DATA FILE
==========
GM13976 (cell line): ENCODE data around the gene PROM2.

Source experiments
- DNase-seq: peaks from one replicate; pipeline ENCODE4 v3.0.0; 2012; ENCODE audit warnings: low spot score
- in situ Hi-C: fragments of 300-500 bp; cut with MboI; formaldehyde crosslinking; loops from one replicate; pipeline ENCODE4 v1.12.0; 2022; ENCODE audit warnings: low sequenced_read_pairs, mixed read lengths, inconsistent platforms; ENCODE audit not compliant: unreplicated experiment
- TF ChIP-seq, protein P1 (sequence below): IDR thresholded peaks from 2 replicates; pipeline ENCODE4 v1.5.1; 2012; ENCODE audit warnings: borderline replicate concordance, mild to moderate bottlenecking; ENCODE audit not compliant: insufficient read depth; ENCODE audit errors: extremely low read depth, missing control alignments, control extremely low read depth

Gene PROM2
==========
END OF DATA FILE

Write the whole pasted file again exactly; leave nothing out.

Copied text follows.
GM13976 (cell line): ENCODE data around the gene PROM2.

Source experiments
- DNase-seq: peaks from one replicate; pipeline ENCODE4 v3.0.0; 2012; ENCODE audit warnings: low spot score
- in situ Hi-C: fragments of 300-500 bp; cut with MboI; formaldehyde crosslinking; loops from one replicate; pipeline ENCODE4 v1.12.0; 2022; ENCODE audit warnings: low sequenced_read_pairs, mixed read lengths, inconsistent platforms; ENCODE audit not compliant: unreplicated experiment
- TF ChIP-seq, protein P1 (sequence below): IDR thresholded peaks from 2 replicates; pipeline ENCODE4 v1.5.1; 2012; ENCODE audit warnings: borderline replicate concordance, mild to moderate bottlenecking; ENCODE audit not compliant: insufficient read depth; ENCODE audit errors: extremely low read depth, missing control alignments, control extremely low read depth

Gene PROM2